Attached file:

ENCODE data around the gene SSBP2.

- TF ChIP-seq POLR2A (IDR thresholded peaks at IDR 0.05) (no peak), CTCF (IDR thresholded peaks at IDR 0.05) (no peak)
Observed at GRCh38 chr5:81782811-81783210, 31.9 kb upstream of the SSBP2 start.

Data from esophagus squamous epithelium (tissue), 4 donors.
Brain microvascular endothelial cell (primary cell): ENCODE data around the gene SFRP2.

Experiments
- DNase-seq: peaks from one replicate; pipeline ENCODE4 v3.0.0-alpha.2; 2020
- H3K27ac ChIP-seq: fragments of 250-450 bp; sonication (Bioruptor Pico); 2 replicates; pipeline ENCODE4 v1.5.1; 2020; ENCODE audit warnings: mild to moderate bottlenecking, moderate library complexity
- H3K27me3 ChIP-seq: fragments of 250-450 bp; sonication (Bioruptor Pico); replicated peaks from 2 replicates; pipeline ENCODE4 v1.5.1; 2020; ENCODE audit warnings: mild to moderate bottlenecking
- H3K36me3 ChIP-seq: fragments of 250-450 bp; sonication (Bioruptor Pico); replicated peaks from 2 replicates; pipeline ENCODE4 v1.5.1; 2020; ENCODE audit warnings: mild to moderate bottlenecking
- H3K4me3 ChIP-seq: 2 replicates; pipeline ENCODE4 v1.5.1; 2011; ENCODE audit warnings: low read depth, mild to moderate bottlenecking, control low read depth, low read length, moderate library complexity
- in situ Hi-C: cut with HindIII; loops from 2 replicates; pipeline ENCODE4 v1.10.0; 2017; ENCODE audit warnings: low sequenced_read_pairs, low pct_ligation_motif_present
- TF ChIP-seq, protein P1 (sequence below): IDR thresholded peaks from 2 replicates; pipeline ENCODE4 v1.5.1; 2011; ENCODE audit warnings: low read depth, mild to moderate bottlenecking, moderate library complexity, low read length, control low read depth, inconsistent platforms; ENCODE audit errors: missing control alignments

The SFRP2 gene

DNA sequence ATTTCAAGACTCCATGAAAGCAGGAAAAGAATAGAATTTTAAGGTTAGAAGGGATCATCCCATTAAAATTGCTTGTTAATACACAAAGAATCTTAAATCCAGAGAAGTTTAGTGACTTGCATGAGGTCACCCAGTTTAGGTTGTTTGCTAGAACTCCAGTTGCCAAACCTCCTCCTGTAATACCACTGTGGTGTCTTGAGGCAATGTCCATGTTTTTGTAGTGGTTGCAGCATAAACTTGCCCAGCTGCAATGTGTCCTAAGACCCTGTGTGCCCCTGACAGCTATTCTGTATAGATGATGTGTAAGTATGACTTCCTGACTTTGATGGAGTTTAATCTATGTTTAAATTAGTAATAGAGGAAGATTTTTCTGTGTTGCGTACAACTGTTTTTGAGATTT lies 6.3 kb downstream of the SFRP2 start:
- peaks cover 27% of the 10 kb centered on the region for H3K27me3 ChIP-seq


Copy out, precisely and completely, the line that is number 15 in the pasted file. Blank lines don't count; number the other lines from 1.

DNA sequence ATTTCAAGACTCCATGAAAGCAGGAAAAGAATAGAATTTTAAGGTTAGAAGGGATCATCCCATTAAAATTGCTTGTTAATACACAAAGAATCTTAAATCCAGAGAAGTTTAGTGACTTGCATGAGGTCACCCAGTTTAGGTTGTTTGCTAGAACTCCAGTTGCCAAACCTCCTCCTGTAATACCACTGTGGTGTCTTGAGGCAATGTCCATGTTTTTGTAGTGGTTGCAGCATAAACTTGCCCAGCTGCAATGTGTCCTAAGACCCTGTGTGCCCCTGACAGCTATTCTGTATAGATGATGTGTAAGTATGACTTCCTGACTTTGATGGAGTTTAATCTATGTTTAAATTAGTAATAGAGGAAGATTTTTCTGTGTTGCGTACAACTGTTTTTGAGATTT lies 6.3 kb downstream of the SFRP2 start: